To the OP in your response to me about reading versus riding. I do think that riding plays a far more important role in the education of the rider than reading. For a coach, yes they should be well read and versed in the musings of others, as well as having had a large arsenal of horses in training throughout their careers. There is always something to be learned about a certain type of horse and it is always helpful to have the words of others to teach our students. The problem with a fairly basic rider reading a lot is that they do not know when to apply certain things, what will work for their horse and what is actually a correct feeling. This is why the coach is so important to the rider, they are able to "pre-chew" information to give it to the rider in the right sequence and at the right time. Talking about refining the aids with a double bridle is all well and good, but not with a rider still learning timing for the changes, riding the pirouettes, half pass and who has really only felt the beginnings of collection. The rider, as well as the horse, should be able to create and maintain a high level of collection, ride with it through movements and with correct timing before being given a tool like a double bridle (large spurs, different whips and thigh blocks on a saddle are other things that I include in this category).
However, that is getting into semantics, and I digress.
About your response to faye - I will let you know that the "ignorant backyard riders" you have classed yourself with happen to comprise my entire client base.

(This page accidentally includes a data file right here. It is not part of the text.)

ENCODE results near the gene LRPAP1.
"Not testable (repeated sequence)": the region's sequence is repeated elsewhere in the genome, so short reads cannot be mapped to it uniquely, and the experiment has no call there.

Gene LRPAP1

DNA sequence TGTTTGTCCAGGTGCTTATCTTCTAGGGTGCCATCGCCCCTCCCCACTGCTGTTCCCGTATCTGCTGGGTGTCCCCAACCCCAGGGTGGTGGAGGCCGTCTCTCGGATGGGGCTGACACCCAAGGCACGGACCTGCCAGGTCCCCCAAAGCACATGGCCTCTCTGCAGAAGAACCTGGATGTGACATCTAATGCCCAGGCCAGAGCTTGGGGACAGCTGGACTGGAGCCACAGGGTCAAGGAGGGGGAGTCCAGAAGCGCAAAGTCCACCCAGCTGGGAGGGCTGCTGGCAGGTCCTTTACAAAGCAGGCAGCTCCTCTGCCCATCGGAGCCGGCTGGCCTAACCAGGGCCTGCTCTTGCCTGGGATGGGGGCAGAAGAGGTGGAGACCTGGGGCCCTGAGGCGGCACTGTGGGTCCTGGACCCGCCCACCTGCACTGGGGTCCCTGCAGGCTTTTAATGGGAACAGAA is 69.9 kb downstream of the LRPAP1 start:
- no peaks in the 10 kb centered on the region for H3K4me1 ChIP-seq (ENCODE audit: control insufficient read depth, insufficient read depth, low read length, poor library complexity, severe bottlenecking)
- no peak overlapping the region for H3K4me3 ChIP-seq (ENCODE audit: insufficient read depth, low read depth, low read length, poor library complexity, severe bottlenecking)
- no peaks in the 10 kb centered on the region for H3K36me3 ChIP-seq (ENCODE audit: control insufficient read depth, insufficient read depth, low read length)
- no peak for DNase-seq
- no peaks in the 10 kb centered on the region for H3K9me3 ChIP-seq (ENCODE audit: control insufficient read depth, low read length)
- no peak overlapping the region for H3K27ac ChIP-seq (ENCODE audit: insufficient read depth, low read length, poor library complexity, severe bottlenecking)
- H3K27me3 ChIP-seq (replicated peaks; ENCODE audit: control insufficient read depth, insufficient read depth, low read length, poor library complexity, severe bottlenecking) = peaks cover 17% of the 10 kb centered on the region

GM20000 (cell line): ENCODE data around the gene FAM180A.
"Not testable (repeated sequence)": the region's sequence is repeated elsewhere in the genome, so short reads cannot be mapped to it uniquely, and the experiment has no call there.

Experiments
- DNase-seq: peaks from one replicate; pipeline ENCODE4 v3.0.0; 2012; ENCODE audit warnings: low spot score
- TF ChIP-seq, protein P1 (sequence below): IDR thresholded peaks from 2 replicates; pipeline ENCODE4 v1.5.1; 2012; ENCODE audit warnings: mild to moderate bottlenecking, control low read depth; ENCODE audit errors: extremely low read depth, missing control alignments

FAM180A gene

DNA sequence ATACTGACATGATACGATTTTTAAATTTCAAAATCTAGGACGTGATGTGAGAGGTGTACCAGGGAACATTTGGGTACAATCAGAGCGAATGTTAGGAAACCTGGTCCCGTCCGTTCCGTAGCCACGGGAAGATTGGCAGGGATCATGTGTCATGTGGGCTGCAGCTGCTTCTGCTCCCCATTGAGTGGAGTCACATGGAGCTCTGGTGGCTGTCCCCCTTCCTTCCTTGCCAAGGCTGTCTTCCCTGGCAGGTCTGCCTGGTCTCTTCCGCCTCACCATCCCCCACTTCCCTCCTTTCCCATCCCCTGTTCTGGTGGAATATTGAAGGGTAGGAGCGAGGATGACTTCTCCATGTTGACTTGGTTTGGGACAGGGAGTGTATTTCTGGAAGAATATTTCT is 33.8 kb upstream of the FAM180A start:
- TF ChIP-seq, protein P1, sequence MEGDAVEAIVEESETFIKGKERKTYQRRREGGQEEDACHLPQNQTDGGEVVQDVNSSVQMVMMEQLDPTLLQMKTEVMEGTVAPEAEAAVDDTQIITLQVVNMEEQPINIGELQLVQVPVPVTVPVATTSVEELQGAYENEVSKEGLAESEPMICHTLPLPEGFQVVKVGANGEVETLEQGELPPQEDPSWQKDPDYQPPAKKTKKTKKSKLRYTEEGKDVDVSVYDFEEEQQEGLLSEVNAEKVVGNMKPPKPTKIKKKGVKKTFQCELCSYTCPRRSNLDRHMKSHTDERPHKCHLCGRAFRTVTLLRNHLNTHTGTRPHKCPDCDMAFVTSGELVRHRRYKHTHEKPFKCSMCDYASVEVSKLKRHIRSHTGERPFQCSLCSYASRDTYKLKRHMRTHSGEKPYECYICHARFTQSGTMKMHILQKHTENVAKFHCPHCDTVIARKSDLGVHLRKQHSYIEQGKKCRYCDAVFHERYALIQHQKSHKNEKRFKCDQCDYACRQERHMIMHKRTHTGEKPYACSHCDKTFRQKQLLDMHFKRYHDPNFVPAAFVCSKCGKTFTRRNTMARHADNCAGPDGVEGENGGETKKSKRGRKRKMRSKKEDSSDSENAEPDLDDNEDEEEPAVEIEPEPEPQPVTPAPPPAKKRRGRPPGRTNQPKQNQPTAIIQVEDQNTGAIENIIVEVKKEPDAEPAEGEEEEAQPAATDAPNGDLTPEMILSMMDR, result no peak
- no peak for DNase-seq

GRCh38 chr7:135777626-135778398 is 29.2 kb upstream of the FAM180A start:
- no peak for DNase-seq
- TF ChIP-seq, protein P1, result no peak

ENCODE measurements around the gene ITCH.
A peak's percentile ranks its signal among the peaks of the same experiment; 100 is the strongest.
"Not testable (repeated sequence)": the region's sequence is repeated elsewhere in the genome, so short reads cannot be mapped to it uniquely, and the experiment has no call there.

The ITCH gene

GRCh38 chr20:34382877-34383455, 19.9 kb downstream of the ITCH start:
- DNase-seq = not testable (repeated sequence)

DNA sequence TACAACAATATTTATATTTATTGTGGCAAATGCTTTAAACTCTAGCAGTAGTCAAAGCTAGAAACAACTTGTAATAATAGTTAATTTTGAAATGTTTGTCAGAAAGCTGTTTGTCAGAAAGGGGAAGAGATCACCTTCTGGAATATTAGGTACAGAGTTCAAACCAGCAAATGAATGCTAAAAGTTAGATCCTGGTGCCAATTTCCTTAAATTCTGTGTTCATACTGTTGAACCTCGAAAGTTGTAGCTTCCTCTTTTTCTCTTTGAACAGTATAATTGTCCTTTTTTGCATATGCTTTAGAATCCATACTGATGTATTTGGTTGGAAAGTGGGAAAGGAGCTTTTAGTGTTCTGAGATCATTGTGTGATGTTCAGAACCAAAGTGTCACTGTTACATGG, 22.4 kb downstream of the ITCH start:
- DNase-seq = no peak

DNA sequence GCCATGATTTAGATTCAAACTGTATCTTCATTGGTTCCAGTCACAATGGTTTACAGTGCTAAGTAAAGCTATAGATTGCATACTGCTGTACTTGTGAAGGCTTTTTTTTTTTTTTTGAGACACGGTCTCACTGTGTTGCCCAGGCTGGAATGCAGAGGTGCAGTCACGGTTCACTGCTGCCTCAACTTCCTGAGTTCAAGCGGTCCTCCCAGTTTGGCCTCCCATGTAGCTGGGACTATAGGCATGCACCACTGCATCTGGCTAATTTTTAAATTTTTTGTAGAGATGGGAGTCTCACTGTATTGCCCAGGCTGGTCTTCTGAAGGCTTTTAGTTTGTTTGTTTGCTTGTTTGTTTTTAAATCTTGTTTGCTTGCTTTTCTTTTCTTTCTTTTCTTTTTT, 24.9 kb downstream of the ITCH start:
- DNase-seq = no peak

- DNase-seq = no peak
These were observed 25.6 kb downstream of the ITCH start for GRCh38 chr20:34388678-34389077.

As well about the "upper level" and "a bit of skill" comments. Coming from someone who has again admitted that they have ridden to second level only, that is a very, very bold statement. It's in the same way I will not comment on the conduct of CEOs, presidents and others far above my experience level in those situations. My current FEI horse was purchased as a 5 year old, did his first PSG at 8 with a winning score and posted his first CDI win at 9 years of age, the youngest horse at the competition. I will leave it to your imagination to come up with who you think was riding the horse for these years.
Of course your coach sees no issues with the way you or the horse are being taught as it is under her suggestion to do these things. This is why I suggest a clinic with a coach and rider whom has proven themselves internationally. If only to serve as a "check". Anyone with a pair of riding boots can put on a "dressage trainer" hat and parade around as if they know what they are doing. It does not require a computer as you would suggest.
They say money doesn't buy happiness -- well happiness doesn't buy horses!